In PACNS, when the vasculitis is only confined to the brain or spinal cord, the above symptoms and signs are often lacking and patients present with symptoms of CNS vasculitis only.
Other tests may include X-rays, tissue biopsies (taking a sample of tissue to study under a microscope), and blood vessel scans. The physician might also want to examine the spinal fluid to see what is causing the inflammation. This test is often performed in CNS vasculitis.
To help in the diagnosis of CNS vasculitis, the physician may order a magnetic resonance imaging or angiogram of the brain. An angiogram can show which blood vessels are narrowed.
Because other conditions can cause some of the same brain vessel abnormalities as CNS vasculitis, a brain biopsy is the only way to make certain of a diagnosis. A brain biopsy can distinguish between CNS vasculitis and other diseases that may have similar features.


How is central nervous system vasculitis treated?
CNS vasculitis is usually treated with steroids. High-dose steroids such as prednisone, in combination with cyclophosphamide (a medication that decreases the immune system’s response to autoimmune diseases), are generally used. In some cases, high-dose steroids alone are tried first; if that does not treat the disease, cyclophosphamide is added. Treatment must be continued for a prolonged period, sometimes for life.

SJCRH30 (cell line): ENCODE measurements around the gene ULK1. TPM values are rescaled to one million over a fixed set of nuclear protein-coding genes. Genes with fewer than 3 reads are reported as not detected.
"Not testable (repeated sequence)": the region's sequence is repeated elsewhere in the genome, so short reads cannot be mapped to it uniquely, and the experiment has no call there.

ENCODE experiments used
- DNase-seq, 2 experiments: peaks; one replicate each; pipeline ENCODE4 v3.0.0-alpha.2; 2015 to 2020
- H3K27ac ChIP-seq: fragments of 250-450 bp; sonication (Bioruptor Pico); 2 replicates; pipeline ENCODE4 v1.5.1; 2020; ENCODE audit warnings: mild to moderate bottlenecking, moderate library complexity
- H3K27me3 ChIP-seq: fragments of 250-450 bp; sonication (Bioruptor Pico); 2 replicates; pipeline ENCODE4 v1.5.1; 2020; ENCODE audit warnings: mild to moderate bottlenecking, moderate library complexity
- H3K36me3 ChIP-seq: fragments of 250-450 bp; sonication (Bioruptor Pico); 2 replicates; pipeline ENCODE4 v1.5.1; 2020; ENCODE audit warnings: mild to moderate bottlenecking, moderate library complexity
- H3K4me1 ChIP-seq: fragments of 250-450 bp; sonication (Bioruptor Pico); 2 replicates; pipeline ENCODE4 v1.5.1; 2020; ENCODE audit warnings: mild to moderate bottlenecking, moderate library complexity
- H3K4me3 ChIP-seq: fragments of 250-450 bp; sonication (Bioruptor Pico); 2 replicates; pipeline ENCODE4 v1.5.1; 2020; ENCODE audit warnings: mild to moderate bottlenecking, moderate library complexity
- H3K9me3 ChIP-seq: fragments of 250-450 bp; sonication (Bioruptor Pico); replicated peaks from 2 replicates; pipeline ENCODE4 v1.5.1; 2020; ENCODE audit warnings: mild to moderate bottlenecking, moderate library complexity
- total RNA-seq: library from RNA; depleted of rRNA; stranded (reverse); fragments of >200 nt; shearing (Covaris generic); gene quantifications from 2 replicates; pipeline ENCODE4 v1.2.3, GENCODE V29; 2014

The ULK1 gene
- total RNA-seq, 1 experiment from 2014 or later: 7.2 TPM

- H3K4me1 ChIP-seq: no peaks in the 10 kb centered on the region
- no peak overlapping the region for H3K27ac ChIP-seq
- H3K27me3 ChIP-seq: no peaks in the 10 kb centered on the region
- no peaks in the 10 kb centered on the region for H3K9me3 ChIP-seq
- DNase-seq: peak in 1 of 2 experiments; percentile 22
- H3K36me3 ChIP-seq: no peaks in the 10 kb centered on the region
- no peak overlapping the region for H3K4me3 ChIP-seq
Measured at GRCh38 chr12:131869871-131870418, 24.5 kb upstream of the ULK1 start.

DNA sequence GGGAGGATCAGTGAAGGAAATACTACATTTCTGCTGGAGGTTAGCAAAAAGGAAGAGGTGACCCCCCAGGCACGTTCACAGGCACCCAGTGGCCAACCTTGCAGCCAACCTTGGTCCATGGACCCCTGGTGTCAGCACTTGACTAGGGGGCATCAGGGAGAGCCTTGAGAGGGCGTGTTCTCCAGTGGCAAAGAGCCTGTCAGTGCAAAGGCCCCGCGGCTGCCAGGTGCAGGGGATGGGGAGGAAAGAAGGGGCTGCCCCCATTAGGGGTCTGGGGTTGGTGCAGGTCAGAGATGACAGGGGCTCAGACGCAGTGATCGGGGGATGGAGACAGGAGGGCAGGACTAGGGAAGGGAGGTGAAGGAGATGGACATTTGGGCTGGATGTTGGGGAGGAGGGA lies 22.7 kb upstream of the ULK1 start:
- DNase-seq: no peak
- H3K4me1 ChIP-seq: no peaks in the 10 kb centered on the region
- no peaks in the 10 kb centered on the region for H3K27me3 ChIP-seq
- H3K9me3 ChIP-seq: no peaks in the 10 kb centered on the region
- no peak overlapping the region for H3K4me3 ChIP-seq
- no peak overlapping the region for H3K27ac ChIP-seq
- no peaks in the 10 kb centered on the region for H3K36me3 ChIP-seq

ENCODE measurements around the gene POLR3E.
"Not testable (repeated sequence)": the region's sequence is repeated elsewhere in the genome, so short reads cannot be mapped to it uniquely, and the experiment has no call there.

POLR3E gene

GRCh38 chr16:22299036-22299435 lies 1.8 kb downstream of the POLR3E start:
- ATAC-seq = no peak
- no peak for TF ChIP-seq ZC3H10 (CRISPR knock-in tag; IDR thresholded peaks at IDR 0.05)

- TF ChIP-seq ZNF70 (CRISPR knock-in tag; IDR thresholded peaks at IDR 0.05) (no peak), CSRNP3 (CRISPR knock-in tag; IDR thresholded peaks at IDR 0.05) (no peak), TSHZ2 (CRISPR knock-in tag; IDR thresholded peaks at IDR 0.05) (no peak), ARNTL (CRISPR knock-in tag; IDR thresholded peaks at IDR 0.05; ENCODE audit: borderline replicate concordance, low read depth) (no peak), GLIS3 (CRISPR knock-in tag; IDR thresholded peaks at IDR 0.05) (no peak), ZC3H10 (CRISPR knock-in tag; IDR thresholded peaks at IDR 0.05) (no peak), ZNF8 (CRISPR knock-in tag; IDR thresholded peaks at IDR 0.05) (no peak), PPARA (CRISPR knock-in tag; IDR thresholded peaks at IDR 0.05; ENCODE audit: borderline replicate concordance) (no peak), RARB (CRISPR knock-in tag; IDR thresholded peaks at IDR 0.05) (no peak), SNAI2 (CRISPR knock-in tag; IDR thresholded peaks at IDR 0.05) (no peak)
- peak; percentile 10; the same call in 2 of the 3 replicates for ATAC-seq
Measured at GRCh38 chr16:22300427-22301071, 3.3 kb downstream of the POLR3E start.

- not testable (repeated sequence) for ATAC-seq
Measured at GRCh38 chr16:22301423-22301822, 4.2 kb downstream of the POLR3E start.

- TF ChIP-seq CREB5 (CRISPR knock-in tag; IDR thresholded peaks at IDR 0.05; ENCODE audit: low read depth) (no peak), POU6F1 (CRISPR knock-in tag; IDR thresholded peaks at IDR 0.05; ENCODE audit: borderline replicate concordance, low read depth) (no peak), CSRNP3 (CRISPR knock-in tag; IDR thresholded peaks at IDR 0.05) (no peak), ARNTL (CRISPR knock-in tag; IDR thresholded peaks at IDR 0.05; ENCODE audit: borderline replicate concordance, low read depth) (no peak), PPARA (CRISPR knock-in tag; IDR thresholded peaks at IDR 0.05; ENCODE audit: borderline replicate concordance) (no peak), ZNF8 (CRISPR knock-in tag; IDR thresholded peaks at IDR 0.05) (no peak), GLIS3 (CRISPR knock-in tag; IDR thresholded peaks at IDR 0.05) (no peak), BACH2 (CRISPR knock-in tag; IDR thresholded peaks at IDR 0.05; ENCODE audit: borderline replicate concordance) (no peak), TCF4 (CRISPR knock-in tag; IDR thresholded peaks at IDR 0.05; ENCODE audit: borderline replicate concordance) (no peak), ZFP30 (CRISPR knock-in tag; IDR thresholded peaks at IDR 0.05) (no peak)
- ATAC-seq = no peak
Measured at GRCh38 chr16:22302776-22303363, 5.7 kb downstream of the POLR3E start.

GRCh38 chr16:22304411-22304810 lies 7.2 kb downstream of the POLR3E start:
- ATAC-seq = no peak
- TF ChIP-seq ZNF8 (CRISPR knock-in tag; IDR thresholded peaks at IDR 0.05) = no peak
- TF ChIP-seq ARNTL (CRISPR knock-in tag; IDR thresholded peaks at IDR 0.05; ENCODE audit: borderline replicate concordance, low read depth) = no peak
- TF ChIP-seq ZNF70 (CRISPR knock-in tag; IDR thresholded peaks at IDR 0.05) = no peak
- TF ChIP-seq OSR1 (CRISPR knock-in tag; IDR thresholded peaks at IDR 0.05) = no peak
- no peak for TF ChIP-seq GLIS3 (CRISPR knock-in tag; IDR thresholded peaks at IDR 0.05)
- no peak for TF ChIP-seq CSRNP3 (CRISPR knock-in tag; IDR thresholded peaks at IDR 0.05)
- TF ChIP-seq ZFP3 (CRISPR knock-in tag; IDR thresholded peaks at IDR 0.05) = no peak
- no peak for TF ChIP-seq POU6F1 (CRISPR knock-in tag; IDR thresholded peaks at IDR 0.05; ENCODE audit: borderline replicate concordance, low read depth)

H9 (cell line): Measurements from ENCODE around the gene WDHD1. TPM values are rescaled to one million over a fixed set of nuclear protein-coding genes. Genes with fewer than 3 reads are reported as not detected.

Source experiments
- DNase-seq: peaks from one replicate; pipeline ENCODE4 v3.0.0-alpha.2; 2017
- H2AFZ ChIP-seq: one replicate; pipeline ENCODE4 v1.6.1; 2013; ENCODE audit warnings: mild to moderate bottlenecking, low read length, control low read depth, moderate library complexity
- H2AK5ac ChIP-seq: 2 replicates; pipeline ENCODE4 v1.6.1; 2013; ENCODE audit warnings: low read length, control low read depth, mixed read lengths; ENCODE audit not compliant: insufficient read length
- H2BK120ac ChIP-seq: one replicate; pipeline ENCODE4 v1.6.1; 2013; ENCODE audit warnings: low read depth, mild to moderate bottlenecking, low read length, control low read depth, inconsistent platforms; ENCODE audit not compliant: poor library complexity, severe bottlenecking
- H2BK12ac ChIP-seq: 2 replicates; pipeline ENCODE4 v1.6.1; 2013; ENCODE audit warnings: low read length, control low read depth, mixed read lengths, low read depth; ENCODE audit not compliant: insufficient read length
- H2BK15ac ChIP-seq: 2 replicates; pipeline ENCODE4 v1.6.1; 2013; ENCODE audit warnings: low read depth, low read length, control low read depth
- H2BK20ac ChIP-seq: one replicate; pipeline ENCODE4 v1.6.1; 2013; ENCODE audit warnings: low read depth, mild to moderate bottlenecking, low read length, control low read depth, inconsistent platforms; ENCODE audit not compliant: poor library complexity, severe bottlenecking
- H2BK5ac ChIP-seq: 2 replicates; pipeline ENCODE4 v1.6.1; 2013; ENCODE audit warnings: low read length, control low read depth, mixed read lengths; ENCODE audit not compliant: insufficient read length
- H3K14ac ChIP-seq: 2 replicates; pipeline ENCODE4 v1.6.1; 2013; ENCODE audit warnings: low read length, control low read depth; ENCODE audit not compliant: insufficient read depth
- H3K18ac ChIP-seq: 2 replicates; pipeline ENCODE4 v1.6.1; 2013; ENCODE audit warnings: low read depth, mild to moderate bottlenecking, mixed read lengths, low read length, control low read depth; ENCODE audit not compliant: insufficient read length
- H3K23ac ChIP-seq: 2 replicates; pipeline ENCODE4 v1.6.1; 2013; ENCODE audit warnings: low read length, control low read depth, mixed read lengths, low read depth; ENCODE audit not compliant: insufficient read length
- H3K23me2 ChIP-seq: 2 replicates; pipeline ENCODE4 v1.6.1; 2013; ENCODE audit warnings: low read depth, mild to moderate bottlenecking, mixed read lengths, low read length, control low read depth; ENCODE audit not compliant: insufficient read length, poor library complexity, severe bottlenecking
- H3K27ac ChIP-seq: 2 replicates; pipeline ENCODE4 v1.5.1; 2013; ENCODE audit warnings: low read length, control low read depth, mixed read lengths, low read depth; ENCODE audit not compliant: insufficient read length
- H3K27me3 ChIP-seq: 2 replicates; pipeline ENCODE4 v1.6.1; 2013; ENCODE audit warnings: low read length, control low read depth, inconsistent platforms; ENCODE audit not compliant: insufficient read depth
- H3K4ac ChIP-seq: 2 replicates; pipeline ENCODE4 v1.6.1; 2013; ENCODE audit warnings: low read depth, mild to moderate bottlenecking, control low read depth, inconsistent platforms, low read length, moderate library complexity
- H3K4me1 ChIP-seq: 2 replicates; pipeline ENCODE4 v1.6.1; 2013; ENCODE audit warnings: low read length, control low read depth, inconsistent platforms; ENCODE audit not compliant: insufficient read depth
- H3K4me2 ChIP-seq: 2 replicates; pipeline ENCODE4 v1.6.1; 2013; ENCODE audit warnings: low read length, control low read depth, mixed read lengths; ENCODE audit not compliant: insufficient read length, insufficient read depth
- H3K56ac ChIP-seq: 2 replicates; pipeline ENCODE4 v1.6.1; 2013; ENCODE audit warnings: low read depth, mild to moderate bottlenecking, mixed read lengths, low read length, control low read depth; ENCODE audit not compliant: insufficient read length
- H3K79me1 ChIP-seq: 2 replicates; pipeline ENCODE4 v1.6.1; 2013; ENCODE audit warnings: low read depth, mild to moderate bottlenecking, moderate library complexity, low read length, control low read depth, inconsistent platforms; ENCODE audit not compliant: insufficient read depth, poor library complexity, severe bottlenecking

If the patient has another illness (such as lupus) that is related to the vasculitis, then that illness also needs to be treated.

The diagnosis of vasculitis, including CNS vasculitis, is based on a person’s medical history, symptoms, a complete physical examination, and the results of special laboratory tests. Blood abnormalities that are found in vasculitis include: